A brief history of the dollhouses

When we think of dollhouses we usually associate the idea with plastic toys made for children. However, in their beginning, dollhouses were actually made for adults.

Dollhouses were made with architectural details and filled with miniature household features. They were off-limits for children, not because of safety concerns for the children but more for the dollhouse. They sometimes had an educational role, teaching children their place and role in the household.

A 17th century Nuremberg, Germany dollhouse Photo credit

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Dollhouse interior with dolls, Nuremberg, Germany, ca 1650-1700 Photo credit

In the 16th century in Holland, Germany and England, ‘baby houses’ the earliest known dollhouses appeared. The baby houses were cabinet display cases made up of rooms. The first dollhouse in Europe was constructed in 1558, in Germany. Duke Albrecht V of Bavaria acquired it for his daughter and because of its grandiosity it eventually made its way into the Duke’s private art collection.

The house was richly decorated with wooden floors, expensive silk fabrics, items made of silver and miniature furniture made of fine woods and ivory. It also had a tiny cellar filled with wine bottles that contained real wine. Unfortunately it was destroyed in a fire in 1647, but the Duke’s detailed inventory records of the house give us insight of what it was like.

Dolls’ house of Petronella Oortman Photo credit

As a result of their rather high cost, only the wealthiest members of society could afford them. A dollhouse was a display of wealth and exquisite taste. They were mostly found in royal courts and ducal palaces, or in the homes of rich aristocratic families. A fully furnished dollhouse was worth the cost of a modest full-size house’s construction. Many of the early dollhouses are today part of private collections or in museums.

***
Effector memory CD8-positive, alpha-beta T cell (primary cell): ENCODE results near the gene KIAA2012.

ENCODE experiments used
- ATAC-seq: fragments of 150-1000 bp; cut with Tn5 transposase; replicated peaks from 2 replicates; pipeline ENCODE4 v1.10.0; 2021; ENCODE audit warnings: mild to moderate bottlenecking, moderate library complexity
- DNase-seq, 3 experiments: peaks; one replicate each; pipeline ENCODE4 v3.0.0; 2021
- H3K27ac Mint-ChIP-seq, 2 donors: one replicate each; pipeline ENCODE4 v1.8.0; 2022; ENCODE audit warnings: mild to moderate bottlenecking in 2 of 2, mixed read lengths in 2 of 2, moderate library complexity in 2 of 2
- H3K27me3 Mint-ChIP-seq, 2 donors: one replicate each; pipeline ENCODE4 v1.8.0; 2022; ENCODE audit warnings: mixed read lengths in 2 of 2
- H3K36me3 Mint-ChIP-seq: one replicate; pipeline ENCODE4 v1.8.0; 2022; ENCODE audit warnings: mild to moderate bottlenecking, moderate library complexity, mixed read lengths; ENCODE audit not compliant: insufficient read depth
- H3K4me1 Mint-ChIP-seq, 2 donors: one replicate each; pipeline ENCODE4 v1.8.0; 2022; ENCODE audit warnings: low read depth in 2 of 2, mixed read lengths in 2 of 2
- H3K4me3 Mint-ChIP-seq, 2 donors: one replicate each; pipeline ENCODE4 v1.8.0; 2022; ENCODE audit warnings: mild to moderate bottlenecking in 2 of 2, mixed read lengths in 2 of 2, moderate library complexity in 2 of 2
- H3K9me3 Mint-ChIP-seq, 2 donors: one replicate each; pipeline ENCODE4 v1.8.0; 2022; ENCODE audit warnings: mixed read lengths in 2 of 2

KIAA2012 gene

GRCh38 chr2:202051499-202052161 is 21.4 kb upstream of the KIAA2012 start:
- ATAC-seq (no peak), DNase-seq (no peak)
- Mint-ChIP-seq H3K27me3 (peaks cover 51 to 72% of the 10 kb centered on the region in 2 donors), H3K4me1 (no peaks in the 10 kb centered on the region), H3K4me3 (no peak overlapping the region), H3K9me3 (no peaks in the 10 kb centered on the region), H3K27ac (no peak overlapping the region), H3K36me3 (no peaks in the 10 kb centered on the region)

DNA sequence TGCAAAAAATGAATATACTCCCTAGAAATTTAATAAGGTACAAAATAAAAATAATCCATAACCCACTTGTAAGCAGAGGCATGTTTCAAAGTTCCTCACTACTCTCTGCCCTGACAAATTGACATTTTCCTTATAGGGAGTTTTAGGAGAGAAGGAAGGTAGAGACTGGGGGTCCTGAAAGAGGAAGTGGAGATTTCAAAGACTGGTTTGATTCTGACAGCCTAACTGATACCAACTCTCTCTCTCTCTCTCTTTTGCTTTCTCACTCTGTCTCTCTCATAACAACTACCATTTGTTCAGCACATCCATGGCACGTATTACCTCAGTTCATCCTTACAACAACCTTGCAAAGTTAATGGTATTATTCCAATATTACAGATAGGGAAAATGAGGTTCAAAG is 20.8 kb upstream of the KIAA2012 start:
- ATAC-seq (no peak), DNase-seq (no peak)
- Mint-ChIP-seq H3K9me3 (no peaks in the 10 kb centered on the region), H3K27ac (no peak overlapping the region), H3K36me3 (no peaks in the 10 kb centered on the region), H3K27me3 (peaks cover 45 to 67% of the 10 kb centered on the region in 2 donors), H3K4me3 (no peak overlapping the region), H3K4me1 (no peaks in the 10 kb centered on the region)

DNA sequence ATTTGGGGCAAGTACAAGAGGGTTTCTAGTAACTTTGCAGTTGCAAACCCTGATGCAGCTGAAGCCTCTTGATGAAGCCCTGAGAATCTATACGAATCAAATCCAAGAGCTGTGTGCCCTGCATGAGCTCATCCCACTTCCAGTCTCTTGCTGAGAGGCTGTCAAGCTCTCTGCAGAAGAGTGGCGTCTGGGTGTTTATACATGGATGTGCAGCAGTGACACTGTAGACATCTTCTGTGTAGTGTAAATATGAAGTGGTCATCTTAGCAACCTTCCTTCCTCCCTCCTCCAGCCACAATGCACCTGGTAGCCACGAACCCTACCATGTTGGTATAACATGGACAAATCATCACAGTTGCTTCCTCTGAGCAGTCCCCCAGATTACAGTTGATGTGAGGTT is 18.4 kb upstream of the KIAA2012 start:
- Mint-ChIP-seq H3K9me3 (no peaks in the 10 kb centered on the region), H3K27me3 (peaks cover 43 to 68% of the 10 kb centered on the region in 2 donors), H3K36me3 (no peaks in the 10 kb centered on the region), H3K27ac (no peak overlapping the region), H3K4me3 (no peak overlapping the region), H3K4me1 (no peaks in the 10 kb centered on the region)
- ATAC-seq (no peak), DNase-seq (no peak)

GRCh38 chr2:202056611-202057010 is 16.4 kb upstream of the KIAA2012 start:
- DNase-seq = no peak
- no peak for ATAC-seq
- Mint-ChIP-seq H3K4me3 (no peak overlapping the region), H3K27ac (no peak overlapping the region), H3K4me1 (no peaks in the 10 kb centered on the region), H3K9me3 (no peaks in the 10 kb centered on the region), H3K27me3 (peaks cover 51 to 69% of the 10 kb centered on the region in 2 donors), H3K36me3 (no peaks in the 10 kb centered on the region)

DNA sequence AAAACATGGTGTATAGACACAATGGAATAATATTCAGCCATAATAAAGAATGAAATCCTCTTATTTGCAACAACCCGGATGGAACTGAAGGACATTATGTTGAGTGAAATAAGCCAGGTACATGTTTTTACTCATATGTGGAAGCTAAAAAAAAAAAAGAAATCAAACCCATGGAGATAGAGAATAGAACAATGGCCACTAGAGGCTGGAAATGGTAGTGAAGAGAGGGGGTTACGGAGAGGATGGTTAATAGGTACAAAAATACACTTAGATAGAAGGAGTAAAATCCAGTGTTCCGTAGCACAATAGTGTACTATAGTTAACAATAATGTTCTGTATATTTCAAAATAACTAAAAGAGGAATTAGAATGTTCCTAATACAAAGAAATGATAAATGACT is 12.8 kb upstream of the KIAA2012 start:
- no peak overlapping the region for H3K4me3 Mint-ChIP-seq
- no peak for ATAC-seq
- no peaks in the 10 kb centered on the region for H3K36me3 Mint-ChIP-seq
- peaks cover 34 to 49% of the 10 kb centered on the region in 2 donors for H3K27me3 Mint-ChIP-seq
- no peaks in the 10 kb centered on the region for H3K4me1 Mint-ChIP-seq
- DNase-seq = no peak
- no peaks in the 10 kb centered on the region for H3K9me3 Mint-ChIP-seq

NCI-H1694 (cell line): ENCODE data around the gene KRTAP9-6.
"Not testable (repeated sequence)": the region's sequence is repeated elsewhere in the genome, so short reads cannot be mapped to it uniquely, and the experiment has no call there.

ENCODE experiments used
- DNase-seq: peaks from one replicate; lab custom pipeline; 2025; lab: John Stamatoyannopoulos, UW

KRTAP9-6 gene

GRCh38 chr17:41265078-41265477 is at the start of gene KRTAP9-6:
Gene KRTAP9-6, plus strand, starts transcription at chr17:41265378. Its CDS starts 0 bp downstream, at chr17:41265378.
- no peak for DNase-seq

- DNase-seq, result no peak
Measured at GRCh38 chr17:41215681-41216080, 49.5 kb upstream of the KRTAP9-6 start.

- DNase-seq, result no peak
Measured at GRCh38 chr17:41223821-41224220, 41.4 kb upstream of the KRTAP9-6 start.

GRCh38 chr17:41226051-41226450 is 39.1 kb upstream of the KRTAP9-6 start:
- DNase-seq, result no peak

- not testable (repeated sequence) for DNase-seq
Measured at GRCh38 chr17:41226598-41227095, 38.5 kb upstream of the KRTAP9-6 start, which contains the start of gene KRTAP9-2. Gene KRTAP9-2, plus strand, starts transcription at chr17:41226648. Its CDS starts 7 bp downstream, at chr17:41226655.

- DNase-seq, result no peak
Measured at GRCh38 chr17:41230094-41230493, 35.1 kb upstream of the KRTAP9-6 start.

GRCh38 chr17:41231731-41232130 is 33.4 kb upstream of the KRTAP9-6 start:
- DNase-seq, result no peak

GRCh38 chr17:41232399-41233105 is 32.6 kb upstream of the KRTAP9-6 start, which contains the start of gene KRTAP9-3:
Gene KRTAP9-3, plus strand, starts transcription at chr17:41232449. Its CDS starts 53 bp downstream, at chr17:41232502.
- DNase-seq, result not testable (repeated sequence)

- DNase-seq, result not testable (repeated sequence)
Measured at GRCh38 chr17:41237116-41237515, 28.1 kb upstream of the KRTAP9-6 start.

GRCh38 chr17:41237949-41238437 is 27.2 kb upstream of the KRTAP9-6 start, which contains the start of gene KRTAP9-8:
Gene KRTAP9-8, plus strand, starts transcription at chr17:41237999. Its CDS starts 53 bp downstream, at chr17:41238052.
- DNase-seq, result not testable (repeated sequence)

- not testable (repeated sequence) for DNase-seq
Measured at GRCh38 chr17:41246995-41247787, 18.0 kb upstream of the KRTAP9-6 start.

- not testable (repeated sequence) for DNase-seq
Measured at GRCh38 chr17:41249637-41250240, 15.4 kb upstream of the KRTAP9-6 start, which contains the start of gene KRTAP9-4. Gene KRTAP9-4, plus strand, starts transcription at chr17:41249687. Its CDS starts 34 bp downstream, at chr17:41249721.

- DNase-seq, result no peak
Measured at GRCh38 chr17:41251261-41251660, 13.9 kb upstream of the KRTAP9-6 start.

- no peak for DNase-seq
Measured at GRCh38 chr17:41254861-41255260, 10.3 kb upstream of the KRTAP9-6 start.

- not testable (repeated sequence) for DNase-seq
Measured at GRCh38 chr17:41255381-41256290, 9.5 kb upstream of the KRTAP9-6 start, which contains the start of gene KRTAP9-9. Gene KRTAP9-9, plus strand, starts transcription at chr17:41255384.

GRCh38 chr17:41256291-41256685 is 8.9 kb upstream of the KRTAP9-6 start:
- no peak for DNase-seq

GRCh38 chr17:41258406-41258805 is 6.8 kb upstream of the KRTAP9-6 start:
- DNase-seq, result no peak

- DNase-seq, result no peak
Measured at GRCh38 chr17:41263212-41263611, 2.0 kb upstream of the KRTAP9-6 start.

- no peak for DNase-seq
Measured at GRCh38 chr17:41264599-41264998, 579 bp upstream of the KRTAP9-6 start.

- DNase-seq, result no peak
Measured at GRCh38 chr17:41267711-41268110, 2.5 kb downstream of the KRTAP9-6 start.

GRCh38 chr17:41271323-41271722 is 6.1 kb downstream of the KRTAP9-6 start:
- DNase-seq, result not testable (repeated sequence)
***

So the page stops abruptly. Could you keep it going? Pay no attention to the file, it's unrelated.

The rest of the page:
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The early European dollhouses were all unique, constructed by individual craftsmen on a custom basis and they were often a true replica of the owner’s real house. The precision and finesse with which the furnishings were built are fascinating. Dollhouses not only contained proper replicas of life-size furniture, curtains or carpets, but also miniature versions of books, paintings, maps and mini-globes. The most famous dollhouse, Queen Mary’s dolls’ house, has electricity and running hot and cold water lines. In the garage near it there are several fully functional cars with petrol engines and  it took four years to complete the construction and around 70 people were involved in it.

Queen Mary’s doll house at Windsor Castle Photo credit

Up until World War I Germany was the leader in production of the most prized dollhouses and dollhouse miniatures and their dollhouses were regularly exported in Britain and the United States.

Germany’s implication in the war, impeded both production and export and manufacturers from other countries emerged. After World War II, dollhouses were mass-produced in factories on a larger scale but with less details than before and as such, became more affordable.


Astolat Dollhouse Castle before Time-Warner exhibition opened, November 2015 Photo credit

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Part of the Astolat collection of miniature liquor in the bar room 1976 Photo credit

Over the last few years, the dollhouse hobby has flourished and there are thousands of collectors world wide. Hobbyists around the globe are able to buy or build their dollhouse and furnish it with bought or home made items – not only they can chose from a variety of styles, they can also build shops, gardens, pubs, hotels or anything they choose.